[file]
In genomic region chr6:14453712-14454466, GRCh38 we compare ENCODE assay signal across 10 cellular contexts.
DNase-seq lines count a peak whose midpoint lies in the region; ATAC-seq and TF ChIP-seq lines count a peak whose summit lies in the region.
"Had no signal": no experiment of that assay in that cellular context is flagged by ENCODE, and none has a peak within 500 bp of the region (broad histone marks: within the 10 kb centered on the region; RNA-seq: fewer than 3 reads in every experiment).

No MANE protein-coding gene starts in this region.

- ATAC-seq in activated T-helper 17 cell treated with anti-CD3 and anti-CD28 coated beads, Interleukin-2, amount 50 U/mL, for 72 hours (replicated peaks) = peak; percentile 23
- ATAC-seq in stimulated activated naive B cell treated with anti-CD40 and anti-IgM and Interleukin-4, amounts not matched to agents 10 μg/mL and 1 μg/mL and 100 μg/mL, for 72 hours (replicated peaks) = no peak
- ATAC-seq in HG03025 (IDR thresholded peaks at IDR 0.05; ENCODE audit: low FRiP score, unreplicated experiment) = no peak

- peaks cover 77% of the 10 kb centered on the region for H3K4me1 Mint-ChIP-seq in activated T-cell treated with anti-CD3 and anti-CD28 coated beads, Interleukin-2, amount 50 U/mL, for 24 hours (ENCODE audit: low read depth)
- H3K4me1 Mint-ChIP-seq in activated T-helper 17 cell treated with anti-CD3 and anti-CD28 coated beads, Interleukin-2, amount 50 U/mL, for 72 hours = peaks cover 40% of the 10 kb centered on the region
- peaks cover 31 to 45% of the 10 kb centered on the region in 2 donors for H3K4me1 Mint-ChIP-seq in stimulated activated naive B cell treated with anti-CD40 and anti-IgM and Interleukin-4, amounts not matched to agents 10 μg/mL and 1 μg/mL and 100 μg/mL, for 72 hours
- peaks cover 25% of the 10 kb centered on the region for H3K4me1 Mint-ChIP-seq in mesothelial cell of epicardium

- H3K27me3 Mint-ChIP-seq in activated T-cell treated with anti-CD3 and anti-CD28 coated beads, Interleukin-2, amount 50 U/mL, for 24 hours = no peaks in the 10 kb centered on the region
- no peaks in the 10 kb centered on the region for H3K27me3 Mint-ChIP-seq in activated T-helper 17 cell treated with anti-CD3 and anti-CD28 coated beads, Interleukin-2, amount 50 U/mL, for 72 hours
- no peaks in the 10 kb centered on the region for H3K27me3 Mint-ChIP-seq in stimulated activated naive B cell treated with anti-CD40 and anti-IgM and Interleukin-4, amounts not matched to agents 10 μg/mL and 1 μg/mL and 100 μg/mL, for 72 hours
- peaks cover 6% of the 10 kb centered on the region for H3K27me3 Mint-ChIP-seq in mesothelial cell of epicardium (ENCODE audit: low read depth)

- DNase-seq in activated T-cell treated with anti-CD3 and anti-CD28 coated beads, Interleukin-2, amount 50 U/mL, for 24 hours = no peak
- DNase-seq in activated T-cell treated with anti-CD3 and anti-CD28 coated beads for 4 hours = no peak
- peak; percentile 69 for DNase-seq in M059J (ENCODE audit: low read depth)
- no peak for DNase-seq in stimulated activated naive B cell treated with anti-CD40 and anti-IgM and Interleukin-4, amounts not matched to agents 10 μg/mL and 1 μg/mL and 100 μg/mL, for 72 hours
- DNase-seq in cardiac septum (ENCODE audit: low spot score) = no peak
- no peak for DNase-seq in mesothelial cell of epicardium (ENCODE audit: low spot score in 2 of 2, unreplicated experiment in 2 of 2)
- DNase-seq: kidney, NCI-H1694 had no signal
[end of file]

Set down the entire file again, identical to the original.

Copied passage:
In genomic region chr6:14453712-14454466, GRCh38 we compare ENCODE assay signal across 10 cellular contexts.
DNase-seq lines count a peak whose midpoint lies in the region; ATAC-seq and TF ChIP-seq lines count a peak whose summit lies in the region.
"Had no signal": no experiment of that assay in that cellular context is flagged by ENCODE, and none has a peak within 500 bp of the region (broad histone marks: within the 10 kb centered on the region; RNA-seq: fewer than 3 reads in every experiment).

No MANE protein-coding gene starts in this region.

- ATAC-seq in activated T-helper 17 cell treated with anti-CD3 and anti-CD28 coated beads, Interleukin-2, amount 50 U/mL, for 72 hours (replicated peaks) = peak; percentile 23
- ATAC-seq in stimulated activated naive B cell treated with anti-CD40 and anti-IgM and Interleukin-4, amounts not matched to agents 10 μg/mL and 1 μg/mL and 100 μg/mL, for 72 hours (replicated peaks) = no peak
- ATAC-seq in HG03025 (IDR thresholded peaks at IDR 0.05; ENCODE audit: low FRiP score, unreplicated experiment) = no peak

- peaks cover 77% of the 10 kb centered on the region for H3K4me1 Mint-ChIP-seq in activated T-cell treated with anti-CD3 and anti-CD28 coated beads, Interleukin-2, amount 50 U/mL, for 24 hours (ENCODE audit: low read depth)
- H3K4me1 Mint-ChIP-seq in activated T-helper 17 cell treated with anti-CD3 and anti-CD28 coated beads, Interleukin-2, amount 50 U/mL, for 72 hours = peaks cover 40% of the 10 kb centered on the region
- peaks cover 31 to 45% of the 10 kb centered on the region in 2 donors for H3K4me1 Mint-ChIP-seq in stimulated activated naive B cell treated with anti-CD40 and anti-IgM and Interleukin-4, amounts not matched to agents 10 μg/mL and 1 μg/mL and 100 μg/mL, for 72 hours
- peaks cover 25% of the 10 kb centered on the region for H3K4me1 Mint-ChIP-seq in mesothelial cell of epicardium

- H3K27me3 Mint-ChIP-seq in activated T-cell treated with anti-CD3 and anti-CD28 coated beads, Interleukin-2, amount 50 U/mL, for 24 hours = no peaks in the 10 kb centered on the region
- no peaks in the 10 kb centered on the region for H3K27me3 Mint-ChIP-seq in activated T-helper 17 cell treated with anti-CD3 and anti-CD28 coated beads, Interleukin-2, amount 50 U/mL, for 72 hours
- no peaks in the 10 kb centered on the region for H3K27me3 Mint-ChIP-seq in stimulated activated naive B cell treated with anti-CD40 and anti-IgM and Interleukin-4, amounts not matched to agents 10 μg/mL and 1 μg/mL and 100 μg/mL, for 72 hours
- peaks cover 6% of the 10 kb centered on the region for H3K27me3 Mint-ChIP-seq in mesothelial cell of epicardium (ENCODE audit: low read depth)

- DNase-seq in activated T-cell treated with anti-CD3 and anti-CD28 coated beads, Interleukin-2, amount 50 U/mL, for 24 hours = no peak
- DNase-seq in activated T-cell treated with anti-CD3 and anti-CD28 coated beads for 4 hours = no peak
- peak; percentile 69 for DNase-seq in M059J (ENCODE audit: low read depth)
- no peak for DNase-seq in stimulated activated naive B cell treated with anti-CD40 and anti-IgM and Interleukin-4, amounts not matched to agents 10 μg/mL and 1 μg/mL and 100 μg/mL, for 72 hours
- DNase-seq in cardiac septum (ENCODE audit: low spot score) = no peak
- no peak for DNase-seq in mesothelial cell of epicardium (ENCODE audit: low spot score in 2 of 2, unreplicated experiment in 2 of 2)
- DNase-seq: kidney, NCI-H1694 had no signal